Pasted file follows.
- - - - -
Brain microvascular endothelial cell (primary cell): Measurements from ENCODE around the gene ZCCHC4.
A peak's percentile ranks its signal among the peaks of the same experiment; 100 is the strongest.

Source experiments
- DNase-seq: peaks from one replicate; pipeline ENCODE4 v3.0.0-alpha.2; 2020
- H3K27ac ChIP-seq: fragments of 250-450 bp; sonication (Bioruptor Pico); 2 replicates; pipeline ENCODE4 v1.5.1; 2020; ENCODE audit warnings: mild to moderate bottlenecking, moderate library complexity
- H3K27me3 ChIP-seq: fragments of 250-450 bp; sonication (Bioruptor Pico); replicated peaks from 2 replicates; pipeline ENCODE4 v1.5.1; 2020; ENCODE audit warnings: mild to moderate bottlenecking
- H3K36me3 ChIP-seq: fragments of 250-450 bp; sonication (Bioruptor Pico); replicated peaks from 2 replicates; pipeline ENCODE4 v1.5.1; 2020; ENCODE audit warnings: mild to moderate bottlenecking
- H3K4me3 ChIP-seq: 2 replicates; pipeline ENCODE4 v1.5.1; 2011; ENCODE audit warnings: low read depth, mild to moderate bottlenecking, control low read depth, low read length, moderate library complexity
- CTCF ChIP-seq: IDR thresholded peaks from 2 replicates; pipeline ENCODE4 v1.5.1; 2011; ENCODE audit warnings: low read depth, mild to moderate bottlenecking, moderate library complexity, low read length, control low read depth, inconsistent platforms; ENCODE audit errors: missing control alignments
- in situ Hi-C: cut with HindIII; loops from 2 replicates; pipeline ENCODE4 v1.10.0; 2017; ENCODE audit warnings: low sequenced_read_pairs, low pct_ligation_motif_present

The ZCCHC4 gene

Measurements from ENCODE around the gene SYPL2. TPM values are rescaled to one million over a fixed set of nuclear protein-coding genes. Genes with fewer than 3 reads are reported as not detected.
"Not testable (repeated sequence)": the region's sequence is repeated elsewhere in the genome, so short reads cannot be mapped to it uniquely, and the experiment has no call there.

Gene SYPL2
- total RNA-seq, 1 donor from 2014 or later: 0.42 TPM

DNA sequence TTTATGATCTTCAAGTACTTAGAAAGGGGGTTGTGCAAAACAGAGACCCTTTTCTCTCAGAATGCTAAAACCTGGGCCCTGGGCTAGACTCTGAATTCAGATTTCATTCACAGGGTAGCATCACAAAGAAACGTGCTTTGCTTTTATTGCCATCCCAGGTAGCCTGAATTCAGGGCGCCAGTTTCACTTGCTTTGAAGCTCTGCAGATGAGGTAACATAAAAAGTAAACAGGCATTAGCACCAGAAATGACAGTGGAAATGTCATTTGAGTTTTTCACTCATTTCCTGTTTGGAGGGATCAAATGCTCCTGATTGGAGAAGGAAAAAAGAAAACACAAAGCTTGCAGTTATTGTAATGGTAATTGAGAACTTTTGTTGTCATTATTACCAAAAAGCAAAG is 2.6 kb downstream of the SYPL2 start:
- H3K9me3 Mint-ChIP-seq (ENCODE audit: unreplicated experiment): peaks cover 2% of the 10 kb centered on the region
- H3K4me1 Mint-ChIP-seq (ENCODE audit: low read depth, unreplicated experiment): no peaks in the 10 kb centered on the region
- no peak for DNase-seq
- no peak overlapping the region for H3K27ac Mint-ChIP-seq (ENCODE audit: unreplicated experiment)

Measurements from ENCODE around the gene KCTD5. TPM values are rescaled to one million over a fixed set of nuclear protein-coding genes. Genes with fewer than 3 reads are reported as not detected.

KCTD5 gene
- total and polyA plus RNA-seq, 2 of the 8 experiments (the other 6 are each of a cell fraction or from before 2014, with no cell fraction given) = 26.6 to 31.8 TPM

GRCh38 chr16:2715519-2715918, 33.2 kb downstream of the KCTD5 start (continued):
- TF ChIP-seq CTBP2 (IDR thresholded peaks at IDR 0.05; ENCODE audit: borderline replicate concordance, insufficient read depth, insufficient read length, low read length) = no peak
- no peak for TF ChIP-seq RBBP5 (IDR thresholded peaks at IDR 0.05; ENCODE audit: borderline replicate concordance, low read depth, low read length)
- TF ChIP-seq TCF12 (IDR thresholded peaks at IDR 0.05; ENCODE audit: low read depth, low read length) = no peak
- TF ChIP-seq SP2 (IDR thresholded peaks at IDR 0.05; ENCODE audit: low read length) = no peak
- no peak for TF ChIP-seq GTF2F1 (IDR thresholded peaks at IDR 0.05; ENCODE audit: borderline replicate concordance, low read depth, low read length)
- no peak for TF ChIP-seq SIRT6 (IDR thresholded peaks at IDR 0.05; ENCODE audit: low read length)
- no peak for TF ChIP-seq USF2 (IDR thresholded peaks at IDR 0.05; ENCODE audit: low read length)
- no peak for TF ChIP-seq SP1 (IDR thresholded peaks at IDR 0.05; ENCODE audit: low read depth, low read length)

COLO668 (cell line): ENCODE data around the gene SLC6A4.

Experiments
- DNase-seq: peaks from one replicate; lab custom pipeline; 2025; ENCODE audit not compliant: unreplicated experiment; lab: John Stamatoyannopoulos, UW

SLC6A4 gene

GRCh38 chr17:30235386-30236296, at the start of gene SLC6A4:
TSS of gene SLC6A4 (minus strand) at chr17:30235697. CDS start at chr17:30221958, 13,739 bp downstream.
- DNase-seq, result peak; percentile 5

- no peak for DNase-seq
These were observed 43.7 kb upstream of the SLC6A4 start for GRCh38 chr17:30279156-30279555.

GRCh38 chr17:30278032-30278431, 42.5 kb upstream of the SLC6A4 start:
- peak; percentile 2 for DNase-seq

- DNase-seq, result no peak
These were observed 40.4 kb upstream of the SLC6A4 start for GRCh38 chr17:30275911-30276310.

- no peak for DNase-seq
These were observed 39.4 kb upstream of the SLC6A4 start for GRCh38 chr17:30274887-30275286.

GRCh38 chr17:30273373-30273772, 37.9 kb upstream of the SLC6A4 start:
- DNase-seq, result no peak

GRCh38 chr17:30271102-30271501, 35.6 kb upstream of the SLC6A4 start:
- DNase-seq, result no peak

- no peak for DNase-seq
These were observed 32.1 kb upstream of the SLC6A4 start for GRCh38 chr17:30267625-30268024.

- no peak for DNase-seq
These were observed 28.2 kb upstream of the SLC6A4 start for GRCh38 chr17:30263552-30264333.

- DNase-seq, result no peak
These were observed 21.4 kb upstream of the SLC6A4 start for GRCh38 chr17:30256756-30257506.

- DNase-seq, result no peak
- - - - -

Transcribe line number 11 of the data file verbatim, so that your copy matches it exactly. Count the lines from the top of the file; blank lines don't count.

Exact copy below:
The ZCCHC4 gene